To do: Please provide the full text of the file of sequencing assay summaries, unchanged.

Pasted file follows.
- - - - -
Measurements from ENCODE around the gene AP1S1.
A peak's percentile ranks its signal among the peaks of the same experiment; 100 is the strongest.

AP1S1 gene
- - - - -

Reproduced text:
Measurements from ENCODE around the gene AP1S1.
A peak's percentile ranks its signal among the peaks of the same experiment; 100 is the strongest.

AP1S1 gene